So what's the bottom line?  Great question.  Based on this data (and, one last time, you have to remember that it's based on self-reported and incomplete data, especially as regards scholarship money), I would say:

Schools that may be worth an ED application: Applying ED to Chicago or UVA might not be a bad idea, if you're willing to risk the scholarship hit and are absolutely sure that you want to attend (and doubt you'd get in as an RD applicant). An ED to Northwestern seems like an especially good idea if you're either sure you want to attend, or think you're unlikely to get into more attractive options, since you appear to be more likely to get in as an ED applicant (for some reason), and it comes with that full scholarship.  If you're sure you want to go to Duke, George Mason, or the University of Pennsylvania, it does seem like an ED application might give you a better shot, without the downside risk of decreased scholarship money.  And, although they seem to provide no boost in terms of admission, it may also be worth it to apply ED to the University of Texas, which offers a stipend to Texas residents and in-state tuition to non-resident ED admits, and Boston University and George Washington University, which both offer full three-years scholarships to ED admits.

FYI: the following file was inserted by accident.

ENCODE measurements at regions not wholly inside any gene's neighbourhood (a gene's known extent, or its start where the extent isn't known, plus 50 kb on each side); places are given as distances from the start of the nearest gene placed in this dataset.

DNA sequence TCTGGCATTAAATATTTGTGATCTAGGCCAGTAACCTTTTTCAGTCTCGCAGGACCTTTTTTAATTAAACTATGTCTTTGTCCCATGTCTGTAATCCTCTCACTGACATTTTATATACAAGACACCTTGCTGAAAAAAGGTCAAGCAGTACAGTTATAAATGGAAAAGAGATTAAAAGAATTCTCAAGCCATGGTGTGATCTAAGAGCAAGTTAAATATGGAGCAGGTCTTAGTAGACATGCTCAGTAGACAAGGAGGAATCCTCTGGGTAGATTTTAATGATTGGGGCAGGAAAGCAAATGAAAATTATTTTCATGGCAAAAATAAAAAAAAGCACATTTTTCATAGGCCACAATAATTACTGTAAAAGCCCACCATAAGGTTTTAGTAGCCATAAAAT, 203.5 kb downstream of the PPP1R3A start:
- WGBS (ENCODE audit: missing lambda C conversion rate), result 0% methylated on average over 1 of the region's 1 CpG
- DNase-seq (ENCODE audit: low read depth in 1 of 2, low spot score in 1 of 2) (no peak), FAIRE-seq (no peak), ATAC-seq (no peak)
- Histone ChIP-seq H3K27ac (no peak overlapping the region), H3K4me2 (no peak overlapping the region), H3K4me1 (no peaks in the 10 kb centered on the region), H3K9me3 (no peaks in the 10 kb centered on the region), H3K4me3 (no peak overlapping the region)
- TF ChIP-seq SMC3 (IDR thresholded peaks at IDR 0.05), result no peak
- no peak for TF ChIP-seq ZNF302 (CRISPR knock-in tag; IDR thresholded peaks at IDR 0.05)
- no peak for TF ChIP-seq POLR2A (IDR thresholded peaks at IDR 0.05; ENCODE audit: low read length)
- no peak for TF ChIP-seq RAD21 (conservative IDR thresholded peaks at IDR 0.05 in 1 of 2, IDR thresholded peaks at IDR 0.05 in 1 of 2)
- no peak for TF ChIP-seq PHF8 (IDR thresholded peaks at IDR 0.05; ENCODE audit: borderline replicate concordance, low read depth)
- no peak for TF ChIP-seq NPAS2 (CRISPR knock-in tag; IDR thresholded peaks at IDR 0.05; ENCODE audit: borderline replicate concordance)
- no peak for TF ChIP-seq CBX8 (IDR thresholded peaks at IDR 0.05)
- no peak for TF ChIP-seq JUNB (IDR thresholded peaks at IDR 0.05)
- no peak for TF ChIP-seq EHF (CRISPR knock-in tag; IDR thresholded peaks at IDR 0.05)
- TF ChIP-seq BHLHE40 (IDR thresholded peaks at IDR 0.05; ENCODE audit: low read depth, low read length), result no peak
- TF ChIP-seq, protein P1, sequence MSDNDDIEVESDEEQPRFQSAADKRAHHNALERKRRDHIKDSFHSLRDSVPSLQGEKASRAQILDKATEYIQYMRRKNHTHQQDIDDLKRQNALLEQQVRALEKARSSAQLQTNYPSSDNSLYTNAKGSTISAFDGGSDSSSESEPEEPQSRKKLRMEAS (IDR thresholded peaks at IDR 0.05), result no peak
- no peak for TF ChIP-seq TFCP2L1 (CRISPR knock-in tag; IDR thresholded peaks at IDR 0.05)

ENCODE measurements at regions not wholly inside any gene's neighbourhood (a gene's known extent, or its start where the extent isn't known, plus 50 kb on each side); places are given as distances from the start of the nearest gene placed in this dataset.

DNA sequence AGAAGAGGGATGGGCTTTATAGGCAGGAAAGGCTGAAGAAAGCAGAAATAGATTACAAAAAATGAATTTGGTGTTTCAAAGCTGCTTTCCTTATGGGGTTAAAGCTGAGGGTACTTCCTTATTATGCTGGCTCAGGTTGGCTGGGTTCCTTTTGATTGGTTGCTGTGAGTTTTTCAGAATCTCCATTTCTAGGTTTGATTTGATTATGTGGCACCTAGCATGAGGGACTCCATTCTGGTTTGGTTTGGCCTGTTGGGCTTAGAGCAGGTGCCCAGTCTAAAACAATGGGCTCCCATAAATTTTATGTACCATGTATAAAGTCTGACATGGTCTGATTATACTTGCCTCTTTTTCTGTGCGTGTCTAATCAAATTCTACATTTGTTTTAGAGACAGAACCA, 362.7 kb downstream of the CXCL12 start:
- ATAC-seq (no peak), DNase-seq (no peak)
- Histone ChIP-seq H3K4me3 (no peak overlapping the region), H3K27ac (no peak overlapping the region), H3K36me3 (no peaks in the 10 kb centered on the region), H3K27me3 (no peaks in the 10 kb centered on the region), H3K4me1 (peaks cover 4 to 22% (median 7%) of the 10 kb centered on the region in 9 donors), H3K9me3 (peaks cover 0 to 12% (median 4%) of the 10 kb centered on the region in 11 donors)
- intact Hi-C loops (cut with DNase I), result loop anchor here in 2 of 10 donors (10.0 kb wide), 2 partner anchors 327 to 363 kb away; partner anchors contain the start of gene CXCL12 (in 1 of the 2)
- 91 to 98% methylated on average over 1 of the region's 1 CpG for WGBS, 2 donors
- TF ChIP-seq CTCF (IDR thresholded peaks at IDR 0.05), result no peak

Schools that are probably NOT worth an ED application:  I would absolutely not apply ED to any of Columbia, the University of Michigan, Emory, or NYU, since you don't seem any more likely to be admitted than if you applied RD, but you do seem more likely to get shafted on scholarship money if they do admit you (and in the cases of Emory and NYU, you may be less likely to be admitted anyway).  There also appears to be no upside whatsoever to applying ED to Cornell, Georgetown, UCLA, USC, Washington University, the University of Minnesota, the University of Washington, the University of Georgia, the University of Wisconsin, Indiana, Ohio State, the University of Colorado, or the University of Maryland.

Sunday, May 17, 2015

It's been a while!

I was hanging out with my buddy Rob who runs MyLSN the other night, and he mentioned to me that this site is linked to in the Law School Admissions subreddit.  That made me feel both good and bad. Good because at least some people find this site interesting and/or useful.  Bad because I haven't done a thing with it in almost two years.

So, since I'm about to finish up my second year of law school and will have at least a little more time on my hands, I decided to start posting stuff here again.  I'm working on cleaning up updated data to start digging in to it.